On April 7, 2016, Vietnam’s leadership transition was completed when the National Assembly elected Nguyen Xuan Phuc as the new Prime Minister, replacing Nguyen Tan Dung, whom the National Assembly had voted the previous day to remove from office three months before the end of his term. Dung, who had come into office in 2006 during the global financial crisis, had overseen Vietnam’s recent growth under the conditions of capitalist globalization. Indeed, a Pew Research poll in 2014 found that 95 percent of the respondents in Vietnam felt that life was better under the capitalist free market, which ironically made nominally communist Vietnam the country that was the most supportive of capitalism of all the countries surveyed, and this deep public confidence in Vietnam’s capitalist path can be seen in the recent 11 percent average monthly growth in consumption that has been driven by consumer purchases of automobiles and real estate (Keck, 2014; Wilson, 2016).
However, Dung’s attempts to reform the country’s inefficient state-owned enterprises (SOEs) were expensive failures — especially in the cases of corruption-ridden SOEs like the Vietnam Shipbuilding Industry Group and Vietnam Shipping Lines — and in January 2016 he lost a challenge at the 12th National Congress of the Vietnamese Communist Party (VCP) to unseat General Secretary Nguyen Phu Trong (“Vietnam’s prime minister,” 2012; “Vietnam’s Prime Minister,” 2016). While the media has portrayed General Secretary Trong’s re-election as a victory for the conservative pro-China faction of the VCP against Dung’s pro-US reformist faction, experts note that the reality is more complicated:
“Trong’s approach to China is soft in public but firmer behind the scenes. He is cautious about relations with the United States but he also supports closer ties with Washington and joining the Trans-Pacific Partnership (TPP).”
Indeed, experts expect the new leadership to maintain the thrust of former Prime Minister Dung’s reform agenda (Petty & Nguyen, 2016). The International Monetary Fund in particular has highlighted the need for Vietnam to complete its reforms of its banking sector and SOEs, especially given the vulnerability of the country’s open economy to external challenges like the global collapse in commodity prices as well as China’s economic slowdown (Boudreau, 2016). The new leadership in Vietnam will not only have to reboot the earlier failed restructuring of the SOE and banking sectors, but will also have to implement the legislative and administrative measures mandated under Vietnam’s free trade agreements (FTAs) with its trading partners, especially the TPP, including the removal of tariffs and other trade barriers, as well as the establishment of a common set of rules with its FTA partners on labor standards and other legislative benchmarks (Tan, 2016). Should the TPP successfully come into effect, the new preferential access Vietnam’s export sectors — including the seafood, textile, and apparel industries — will gain to the US and other markets will be expected to generate USD 36 billion, or an additional 11 percent of GDP growth, for Vietnam by 2030, hence the Vietnamese government’s successful passage and implementation of the necessary legislative and administrative measures for the TPP and other FTAs will be crucial for the country’s economic future (Boudreau, 2015).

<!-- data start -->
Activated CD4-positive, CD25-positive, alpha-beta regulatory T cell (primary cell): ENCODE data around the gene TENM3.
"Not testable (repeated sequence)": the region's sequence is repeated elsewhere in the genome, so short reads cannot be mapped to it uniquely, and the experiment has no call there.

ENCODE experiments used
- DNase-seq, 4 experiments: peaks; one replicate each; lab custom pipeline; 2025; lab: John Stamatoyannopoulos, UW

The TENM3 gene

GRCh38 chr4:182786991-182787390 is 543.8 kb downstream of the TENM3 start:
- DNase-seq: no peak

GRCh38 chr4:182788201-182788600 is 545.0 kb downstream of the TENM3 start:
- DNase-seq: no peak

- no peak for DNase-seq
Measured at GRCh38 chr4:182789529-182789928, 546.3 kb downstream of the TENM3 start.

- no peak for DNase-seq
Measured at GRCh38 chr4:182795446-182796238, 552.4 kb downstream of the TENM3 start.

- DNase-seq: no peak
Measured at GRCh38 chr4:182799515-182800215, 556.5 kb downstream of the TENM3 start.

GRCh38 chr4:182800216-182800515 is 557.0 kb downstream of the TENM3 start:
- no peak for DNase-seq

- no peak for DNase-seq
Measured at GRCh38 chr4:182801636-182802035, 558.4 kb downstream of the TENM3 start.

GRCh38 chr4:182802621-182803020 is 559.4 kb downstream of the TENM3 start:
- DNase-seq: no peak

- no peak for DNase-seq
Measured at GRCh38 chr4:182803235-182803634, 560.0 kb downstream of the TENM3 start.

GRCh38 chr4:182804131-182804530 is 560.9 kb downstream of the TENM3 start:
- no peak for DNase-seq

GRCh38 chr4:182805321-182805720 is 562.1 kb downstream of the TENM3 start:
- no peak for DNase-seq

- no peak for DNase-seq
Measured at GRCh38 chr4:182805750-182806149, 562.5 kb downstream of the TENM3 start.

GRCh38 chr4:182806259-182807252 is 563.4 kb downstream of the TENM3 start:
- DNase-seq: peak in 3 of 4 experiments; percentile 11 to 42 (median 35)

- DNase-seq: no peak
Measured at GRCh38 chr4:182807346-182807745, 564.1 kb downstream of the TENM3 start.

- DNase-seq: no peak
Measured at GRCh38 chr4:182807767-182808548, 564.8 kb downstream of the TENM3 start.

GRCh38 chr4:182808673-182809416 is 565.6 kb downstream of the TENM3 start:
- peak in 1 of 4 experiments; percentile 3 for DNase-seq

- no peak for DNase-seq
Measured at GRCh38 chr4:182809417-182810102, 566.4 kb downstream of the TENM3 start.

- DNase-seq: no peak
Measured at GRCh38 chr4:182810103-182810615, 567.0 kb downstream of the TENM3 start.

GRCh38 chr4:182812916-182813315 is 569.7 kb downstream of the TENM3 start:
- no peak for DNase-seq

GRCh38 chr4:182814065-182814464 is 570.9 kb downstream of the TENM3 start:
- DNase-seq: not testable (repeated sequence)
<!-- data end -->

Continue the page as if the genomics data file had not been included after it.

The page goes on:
While Prime Minister Phuc has considerably less experience than his predecessor, he is also less associated with the taint of corruption, a problem which had expanded in Vietnam during the recent reform era (Davies, 2015; “Vietnam’s Prime Minister,” 2016). Indeed, in his inaugural address as Prime Minister to the National Assembly, Phuc announced that the anti-corruption campaign would be one of his top priorities (“Vietnam’s newly elected,” 2016). Phuc will likely be supported in his efforts by VCP General Secretary Trong, who was deeply involved with the anti-corruption campaign during the Dung era:
“Shortly after being elected VCP General Secretary in 2011, Trong launched a major campaign aimed at uprooting corruption. The main target of this anti-graft drive was Prime Minister Dung.”